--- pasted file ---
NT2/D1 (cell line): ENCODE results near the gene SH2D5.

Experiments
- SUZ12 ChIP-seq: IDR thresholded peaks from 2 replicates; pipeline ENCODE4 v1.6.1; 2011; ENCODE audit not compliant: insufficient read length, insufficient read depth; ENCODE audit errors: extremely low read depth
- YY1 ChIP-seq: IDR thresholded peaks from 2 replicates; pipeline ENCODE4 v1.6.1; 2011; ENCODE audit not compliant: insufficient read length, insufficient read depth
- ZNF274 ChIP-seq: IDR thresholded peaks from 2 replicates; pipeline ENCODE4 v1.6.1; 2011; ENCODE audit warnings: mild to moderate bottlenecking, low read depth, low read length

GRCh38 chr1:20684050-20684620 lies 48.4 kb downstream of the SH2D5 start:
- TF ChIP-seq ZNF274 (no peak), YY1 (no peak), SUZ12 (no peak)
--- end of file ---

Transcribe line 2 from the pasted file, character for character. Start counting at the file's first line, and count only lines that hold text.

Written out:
Experiments